China: June Rainfall Benefits Summer Crops in Eastern North China Plain
Long-term drought continued in northern China through early June, reducing yield prospects for 2001/02 winter wheat and stressing summer crops. During the weeks of June 10 - 16 and June 17 - 23, widespread moderate-to-heavy rainfall spread across the eastern North China Plain and southern Manchuria (Liaoning and Jilin provinces). The rain increased topsoil moisture, relieved crop stress, and stabilized yield prospects for summer crops in many areas. The northernmost province of Heilongjiang had mostly hot and dry weather in June (30 to 40 percent of normal precipitation), which increased soil moisture deficits and stressed soybeans and spring wheat. Dry and hot weather also persisted in the western and southern part of the North China Plain through June. During the first week of July, light to moderate rain benefitted summer crops in Shandong province, while mostly dry weather limited moisture supplies for crop development elsewhere on the North China Plain. In the Northeast, widespread showers continued to increase soil moisture for summer crops in Liaoning and Jilin, while light rain provided limited relief for soybeans across Heilongjiang.
India: Dry in Southern India, Strong Monsoon Elsewhere
From about June 17 through July 10, the southwest monsoon was rather weak over southern India, with below-normal rainfall persisting in important oilseed, cotton, and coarse grain areas. Since mid-June, rainfall totaled less than 10 millimeters per week over a broad section of the southern interior (Andhra Pradesh, Maharashtra, and Karnataka), reducing available moisture for newly planted summer crops. Above-normal temperatures exacerbated the effects of the dryness. Beneficial rain (25-50 mm or more) returned to Gujarat during the week of July 1 - 7, increasing moisture levels for vegetative summer crops. Rainfall that week spanned central India, with very heavy rain (200 millimeters or more) likely causing localized flooding in the soybean belt (western Madhya Pradesh and southeastern Rajasthan). Locally heavy rain (100 millimeters or more) also fell in coastal rice areas of Orissa as well as in local cotton and rice areas of north-central India. The currently dry growing areas in southern India generally account for over 35 percent of the countrys groundnut growing area and about 10 percent of the soybean crop area.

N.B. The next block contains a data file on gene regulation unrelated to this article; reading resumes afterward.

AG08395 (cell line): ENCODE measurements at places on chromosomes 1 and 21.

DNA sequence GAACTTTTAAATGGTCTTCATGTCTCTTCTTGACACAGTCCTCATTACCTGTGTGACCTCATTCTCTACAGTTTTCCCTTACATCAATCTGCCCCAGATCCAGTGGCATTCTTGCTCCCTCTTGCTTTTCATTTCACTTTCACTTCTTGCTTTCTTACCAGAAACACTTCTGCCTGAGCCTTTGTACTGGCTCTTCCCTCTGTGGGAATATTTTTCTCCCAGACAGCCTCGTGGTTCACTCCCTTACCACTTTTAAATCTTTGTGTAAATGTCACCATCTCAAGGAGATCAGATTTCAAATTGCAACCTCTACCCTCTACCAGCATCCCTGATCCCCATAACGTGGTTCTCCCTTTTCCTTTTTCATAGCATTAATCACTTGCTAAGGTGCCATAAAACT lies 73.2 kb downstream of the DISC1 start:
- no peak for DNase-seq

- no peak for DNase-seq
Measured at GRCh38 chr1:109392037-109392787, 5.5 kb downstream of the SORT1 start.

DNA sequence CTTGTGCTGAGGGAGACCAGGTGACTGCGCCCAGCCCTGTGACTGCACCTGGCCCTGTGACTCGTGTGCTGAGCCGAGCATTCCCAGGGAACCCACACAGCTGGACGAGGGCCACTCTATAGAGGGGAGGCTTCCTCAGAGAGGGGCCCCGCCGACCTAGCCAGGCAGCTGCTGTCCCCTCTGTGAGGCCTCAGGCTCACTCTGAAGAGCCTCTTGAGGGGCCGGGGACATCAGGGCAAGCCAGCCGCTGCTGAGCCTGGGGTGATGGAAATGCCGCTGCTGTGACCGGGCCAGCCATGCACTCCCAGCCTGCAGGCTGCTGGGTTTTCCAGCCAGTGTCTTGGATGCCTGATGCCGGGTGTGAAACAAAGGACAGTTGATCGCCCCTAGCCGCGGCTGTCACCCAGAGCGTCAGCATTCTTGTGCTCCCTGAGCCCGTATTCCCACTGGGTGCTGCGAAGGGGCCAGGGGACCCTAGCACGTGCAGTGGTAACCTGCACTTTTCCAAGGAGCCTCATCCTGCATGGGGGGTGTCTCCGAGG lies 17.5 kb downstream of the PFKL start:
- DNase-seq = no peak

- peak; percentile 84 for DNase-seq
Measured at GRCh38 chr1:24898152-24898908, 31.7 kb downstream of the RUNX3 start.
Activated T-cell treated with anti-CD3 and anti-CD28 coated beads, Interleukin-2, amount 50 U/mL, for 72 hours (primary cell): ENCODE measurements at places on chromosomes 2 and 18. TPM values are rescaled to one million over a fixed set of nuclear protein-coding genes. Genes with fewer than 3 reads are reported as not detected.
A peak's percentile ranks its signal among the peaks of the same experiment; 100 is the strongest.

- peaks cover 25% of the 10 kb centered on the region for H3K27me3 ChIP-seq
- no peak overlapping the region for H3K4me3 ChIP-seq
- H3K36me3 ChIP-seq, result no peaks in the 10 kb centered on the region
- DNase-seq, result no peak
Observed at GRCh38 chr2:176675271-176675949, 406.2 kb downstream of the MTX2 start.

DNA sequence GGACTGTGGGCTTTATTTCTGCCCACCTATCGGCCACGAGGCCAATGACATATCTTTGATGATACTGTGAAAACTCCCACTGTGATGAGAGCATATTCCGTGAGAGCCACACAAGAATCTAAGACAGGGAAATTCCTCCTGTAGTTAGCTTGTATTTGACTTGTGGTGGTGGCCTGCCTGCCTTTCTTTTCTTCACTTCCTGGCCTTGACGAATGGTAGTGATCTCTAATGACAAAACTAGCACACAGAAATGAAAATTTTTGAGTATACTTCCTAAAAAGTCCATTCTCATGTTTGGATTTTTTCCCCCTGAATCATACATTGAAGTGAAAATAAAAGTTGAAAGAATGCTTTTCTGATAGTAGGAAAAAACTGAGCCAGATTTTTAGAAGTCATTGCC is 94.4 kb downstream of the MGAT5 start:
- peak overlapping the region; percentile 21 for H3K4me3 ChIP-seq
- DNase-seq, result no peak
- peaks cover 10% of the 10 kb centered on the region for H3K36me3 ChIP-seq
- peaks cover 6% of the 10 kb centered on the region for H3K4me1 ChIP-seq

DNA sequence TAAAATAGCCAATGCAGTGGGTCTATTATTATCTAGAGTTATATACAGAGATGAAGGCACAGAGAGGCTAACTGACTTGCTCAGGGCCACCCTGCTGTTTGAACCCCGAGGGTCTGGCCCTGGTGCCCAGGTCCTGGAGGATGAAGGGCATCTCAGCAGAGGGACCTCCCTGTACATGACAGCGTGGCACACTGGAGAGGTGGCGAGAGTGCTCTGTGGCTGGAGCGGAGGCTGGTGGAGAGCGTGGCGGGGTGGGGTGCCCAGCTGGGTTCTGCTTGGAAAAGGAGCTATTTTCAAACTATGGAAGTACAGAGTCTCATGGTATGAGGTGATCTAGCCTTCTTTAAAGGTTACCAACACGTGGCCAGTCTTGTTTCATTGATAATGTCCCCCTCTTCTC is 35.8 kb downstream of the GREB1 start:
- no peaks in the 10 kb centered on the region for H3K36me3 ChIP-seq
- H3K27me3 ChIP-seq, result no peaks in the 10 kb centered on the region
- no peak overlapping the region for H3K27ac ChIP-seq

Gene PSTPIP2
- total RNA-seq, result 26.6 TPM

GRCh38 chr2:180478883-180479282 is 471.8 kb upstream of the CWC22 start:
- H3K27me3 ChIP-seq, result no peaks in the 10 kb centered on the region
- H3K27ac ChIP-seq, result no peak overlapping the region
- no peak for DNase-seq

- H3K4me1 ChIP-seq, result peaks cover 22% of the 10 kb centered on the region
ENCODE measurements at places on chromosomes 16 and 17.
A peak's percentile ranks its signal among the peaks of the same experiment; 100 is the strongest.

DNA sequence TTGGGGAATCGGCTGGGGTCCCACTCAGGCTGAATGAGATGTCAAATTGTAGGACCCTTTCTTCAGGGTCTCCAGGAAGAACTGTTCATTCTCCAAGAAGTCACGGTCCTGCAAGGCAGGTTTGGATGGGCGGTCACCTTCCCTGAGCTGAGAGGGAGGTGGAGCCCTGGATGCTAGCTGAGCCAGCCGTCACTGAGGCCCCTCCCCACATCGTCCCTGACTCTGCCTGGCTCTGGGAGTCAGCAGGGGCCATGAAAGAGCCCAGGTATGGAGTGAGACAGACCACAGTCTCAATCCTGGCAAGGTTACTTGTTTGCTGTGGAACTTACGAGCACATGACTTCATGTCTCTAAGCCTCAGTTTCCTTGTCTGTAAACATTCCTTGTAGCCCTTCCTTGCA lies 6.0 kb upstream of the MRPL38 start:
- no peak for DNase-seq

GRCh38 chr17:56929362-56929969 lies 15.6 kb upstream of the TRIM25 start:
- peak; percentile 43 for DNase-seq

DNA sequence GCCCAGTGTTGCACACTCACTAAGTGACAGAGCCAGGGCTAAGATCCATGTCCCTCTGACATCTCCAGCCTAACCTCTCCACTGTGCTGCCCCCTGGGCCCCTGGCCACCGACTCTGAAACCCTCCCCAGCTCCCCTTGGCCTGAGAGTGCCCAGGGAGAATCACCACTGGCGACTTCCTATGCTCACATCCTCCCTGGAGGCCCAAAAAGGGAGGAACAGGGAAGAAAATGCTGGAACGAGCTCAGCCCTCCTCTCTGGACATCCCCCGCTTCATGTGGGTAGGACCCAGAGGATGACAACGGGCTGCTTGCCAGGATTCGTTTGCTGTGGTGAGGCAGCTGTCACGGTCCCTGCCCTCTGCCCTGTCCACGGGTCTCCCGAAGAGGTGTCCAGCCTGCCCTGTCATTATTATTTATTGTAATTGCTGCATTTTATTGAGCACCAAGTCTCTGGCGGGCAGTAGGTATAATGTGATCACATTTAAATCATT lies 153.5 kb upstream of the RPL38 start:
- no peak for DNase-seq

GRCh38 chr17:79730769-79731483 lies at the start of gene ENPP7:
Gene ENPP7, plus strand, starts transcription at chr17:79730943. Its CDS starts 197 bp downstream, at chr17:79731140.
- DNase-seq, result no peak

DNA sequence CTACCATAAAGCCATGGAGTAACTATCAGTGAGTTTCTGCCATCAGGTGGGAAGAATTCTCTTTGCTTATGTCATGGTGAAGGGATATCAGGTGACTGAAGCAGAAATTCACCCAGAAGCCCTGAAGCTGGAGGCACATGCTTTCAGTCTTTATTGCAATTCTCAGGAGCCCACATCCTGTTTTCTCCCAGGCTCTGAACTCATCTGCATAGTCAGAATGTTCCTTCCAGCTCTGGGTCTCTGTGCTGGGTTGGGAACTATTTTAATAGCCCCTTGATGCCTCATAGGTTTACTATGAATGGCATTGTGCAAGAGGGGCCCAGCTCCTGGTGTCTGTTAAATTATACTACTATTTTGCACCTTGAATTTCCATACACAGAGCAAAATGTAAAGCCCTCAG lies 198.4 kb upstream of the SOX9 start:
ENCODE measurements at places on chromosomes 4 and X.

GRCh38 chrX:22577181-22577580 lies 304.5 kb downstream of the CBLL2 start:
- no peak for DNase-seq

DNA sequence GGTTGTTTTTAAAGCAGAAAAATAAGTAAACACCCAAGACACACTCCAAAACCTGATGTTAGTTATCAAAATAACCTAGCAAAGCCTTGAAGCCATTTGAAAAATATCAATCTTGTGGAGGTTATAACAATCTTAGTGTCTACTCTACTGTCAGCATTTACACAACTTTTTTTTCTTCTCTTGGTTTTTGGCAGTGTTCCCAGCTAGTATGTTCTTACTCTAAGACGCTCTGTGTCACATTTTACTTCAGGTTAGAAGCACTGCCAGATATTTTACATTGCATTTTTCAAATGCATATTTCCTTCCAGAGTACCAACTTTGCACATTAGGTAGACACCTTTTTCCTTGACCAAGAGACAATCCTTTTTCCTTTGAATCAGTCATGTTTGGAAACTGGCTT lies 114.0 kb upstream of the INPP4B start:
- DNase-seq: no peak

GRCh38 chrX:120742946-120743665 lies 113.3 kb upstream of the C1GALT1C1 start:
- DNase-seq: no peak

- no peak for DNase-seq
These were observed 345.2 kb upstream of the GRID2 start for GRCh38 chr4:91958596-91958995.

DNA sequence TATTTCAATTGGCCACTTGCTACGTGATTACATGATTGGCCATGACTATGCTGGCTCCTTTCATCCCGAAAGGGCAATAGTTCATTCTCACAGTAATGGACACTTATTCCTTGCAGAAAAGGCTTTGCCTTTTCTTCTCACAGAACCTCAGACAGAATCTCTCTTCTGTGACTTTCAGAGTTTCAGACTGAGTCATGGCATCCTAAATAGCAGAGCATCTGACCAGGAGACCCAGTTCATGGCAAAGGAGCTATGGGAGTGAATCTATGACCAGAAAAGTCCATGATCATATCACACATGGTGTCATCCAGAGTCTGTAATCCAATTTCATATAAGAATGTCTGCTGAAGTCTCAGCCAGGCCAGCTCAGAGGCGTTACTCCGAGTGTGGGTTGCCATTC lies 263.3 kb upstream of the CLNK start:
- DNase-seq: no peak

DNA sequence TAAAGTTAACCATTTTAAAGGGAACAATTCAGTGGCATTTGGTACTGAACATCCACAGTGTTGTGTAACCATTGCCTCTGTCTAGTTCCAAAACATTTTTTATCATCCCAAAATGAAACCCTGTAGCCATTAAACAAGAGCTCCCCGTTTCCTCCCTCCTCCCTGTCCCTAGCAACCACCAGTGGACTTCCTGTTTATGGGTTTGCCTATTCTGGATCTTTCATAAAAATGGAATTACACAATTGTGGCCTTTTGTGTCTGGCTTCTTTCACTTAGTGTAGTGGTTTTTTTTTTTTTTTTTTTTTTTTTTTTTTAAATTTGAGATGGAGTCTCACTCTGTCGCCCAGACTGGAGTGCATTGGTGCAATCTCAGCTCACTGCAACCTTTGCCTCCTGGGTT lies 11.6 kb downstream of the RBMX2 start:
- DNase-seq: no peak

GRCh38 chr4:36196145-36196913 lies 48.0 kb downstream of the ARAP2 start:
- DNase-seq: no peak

Mexico: Recent Dryness Raises Concerns in Major Corn Growing Area
From June 17 through July 7, 2001, rainfall has been spotty and below normal across Mexicos eastern and southern corn growing areas. Earlier, rainfall was seasonal and frequent. During June 17 - 23, this drying trend was seen as beneficial, aiding late corn planting and other fieldwork. Soil moisture for the most part in mid-June was adequate for corn germination and establishment. However, by the first week of July, dry soils were becoming a limiting factor. During the week of June 24 - 30, showers eased short-term dryness in Veracruz, but more rainfall is needed to maintain favorable conditions for coffee, oranges, and corn. That week unseasonable dryness continued in the southern states of Guerrero, Oaxaca, and Chiapas. During July 1 - 7, moderate showers favored vegetative corn across the western corn belt, while below normal rainfall and spotty showers continued to limit soil moisture in eastern and southern Mexico. Corn is usually planted in Mexico during May and June, begins the moisture- and temperature-critical "silking" and reproductive stages during mid-July to mid-August, and is harvested from October through December.
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